Scouts-L Mail Archive for August of 1999: badge-less summer camps in other countries
badge-less summer camps in other countries
Tue, 10 Aug 1999 15:50:01 -0400
We had the opportunity on our Troop 180 trip to Europe this summer to
participate in two different summer camp experiences that involved no badge work
The first was a troop-run summer camp in Slovakia. We camped for 5 days in the
Tatra Mountains as part of the summer camp of the 17th Bratislava Scout Group.
They had secured the place to camp and build up their own camp. Food ws either
purchased at the local store or brought from home. (We could definitely see the
results of home canning by Scout families.) There were Scoutcraft, hiking,
friendship, and fellowship activities, but no badge work. This was only part of
the several weeks that the 17th Bratislava spends in summer camp. It was
exciting to experience Scouting in a place where both the independence of the
country and the rebirth of Scouting are so recent. The leaders of the 17th
Bratislava are doing a great job of running a Scouting program and having fun
while they are doing it.
The second was the 10 day Blue Summer National Camp of Det Danske Spejderkorps
(The Danish Guide and Scout Association) This national camp, with 22,000
Scouts and leaders participating, was similar in size to a national jamboree.
The difference was that there were not provisional units like at our U.S.
national jamborees. Every troop in their Scout association was invited to come
as a troop. Since members of their association all wear blue uniforms, it was a
"Blue Summer." I was amazed that, in our host group in Kliplev, Denmark, there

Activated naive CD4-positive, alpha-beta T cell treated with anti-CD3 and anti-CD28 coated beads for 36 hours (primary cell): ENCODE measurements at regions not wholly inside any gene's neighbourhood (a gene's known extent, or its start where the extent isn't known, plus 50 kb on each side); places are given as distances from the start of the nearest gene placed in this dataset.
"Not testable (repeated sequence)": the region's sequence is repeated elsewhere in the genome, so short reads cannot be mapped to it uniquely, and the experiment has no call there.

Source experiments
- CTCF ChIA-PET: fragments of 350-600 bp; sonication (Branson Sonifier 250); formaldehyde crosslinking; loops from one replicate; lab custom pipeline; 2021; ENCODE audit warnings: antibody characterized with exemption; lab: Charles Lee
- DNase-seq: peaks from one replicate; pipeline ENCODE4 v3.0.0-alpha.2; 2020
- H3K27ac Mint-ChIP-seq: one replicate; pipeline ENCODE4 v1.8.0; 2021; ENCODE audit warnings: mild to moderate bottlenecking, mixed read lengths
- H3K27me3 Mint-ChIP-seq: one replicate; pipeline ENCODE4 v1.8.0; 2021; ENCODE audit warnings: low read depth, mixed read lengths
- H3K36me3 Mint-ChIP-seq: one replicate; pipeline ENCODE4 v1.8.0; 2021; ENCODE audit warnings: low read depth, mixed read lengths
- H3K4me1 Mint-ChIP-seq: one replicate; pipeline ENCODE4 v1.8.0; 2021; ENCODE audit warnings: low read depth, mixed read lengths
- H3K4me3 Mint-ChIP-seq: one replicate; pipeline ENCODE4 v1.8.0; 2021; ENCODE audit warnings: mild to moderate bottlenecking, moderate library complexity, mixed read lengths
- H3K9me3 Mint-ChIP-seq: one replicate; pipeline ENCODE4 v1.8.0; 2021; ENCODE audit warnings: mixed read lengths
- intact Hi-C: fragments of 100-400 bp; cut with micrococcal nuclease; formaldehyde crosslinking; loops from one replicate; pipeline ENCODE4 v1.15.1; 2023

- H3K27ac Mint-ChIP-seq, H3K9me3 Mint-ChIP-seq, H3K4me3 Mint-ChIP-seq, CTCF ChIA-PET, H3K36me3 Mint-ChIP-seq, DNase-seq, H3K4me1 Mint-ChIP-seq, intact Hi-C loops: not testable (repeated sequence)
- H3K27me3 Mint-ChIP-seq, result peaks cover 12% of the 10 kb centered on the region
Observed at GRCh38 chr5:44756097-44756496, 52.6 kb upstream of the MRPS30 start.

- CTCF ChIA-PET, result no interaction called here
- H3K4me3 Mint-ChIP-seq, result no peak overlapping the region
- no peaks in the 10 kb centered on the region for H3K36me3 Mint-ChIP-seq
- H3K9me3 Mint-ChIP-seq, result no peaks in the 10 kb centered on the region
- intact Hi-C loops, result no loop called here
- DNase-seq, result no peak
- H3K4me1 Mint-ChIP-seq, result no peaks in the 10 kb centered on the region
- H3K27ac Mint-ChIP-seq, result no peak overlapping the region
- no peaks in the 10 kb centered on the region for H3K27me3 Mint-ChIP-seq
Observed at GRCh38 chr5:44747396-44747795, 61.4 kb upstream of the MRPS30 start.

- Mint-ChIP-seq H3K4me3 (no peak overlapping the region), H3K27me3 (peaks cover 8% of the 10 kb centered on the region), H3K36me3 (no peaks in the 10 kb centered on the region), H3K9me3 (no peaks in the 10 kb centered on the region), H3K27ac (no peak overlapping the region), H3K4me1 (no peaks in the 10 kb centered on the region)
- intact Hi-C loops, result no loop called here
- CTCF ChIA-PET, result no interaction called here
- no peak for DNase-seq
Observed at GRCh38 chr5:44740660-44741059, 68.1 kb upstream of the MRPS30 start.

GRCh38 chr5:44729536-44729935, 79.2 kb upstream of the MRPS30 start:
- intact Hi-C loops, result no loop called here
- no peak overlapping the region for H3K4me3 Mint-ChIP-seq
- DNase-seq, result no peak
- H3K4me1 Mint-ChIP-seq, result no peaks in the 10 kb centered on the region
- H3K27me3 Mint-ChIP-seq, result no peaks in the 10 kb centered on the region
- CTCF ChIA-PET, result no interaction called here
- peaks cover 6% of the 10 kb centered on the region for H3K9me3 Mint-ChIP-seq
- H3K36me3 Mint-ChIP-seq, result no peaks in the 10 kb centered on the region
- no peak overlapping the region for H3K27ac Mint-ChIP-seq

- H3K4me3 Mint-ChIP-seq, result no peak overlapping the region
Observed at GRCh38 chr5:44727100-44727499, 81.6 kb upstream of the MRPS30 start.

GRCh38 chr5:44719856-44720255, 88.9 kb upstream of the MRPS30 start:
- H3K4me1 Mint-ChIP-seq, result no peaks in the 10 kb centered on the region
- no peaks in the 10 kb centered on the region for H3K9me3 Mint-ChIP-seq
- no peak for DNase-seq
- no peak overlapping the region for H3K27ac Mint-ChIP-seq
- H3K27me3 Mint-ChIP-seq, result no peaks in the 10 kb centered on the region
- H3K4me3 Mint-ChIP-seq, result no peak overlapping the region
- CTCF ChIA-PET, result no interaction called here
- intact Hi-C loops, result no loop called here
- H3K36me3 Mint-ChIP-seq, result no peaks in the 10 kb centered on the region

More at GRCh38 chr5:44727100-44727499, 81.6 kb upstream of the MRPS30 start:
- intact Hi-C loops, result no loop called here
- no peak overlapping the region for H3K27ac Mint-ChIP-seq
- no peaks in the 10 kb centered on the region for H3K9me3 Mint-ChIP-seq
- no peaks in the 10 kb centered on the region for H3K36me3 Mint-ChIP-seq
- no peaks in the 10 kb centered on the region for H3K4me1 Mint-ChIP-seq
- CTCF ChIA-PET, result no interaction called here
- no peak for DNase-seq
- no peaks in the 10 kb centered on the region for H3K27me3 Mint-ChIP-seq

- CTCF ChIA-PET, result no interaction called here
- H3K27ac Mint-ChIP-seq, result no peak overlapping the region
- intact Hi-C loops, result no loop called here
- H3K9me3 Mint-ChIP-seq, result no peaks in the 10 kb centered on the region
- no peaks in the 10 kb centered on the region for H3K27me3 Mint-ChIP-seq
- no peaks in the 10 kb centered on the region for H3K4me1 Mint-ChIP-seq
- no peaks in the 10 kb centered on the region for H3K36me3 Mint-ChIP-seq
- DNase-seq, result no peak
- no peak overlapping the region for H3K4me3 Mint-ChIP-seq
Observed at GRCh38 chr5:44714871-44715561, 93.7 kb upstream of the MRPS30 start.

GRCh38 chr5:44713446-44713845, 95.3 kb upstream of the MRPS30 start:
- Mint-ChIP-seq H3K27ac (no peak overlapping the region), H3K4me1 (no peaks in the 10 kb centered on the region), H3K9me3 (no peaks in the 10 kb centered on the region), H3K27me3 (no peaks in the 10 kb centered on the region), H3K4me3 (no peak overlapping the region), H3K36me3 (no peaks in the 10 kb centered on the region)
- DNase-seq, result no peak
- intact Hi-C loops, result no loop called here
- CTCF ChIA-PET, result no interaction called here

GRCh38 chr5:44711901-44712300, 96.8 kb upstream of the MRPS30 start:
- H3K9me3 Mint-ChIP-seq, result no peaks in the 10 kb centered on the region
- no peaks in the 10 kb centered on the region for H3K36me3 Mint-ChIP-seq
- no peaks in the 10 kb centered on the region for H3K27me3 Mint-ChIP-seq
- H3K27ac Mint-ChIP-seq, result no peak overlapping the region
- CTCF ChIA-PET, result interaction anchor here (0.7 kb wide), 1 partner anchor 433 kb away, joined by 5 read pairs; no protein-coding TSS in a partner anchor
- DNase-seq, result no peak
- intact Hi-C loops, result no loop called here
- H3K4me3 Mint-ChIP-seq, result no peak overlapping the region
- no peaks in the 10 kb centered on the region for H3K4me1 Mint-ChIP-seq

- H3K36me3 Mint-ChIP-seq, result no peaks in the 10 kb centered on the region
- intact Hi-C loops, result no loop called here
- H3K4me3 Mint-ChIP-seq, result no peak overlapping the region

were only two members of their Scout age troop (two sisters who were away on
family vacation) who did not participate in Blue Summer. I have trouble getting
that good attendance to anything, let alone a ten day camp.
For the Blue Summer camp, we integrated our Troop 180 Scouts into the patrols of
the Kliplev group. Each of the 3 patrols contained 6 Danish Scout and 4
American Scouts. We were very pleased with how well they worked together.
These patrols, like other patrols throughout the camp, build patrol fireplace
areas, lashed together patrol tables, and cooked all their meals for the 10 days
of Blue Summer on wood fires. The patrol method was really put into practice.
The amount and variety of pioneering projects built by the dirfferent Scout
groups throughout the camp was truly amazing. It seemed like there was an
unlimited supply of rope and spars. There were more activities than anyone
could do without even thinking about working on a badge. (You can see the DDS
photo archive of Blue Summer at http://www.blaasommer.dk/billed/index.html It
takes a while to load.)
Just as some troops emphasize badge work more than others, the Scout
associations in some countries emphasize badge work more than others. This is
not a situation in which one is right and the other is wrong. There are many
ways to achieve Scouting's aims of building character, citizenship, and fitness.
Scoutmaster, Troop 180,
Chief Okemos Council, Michigan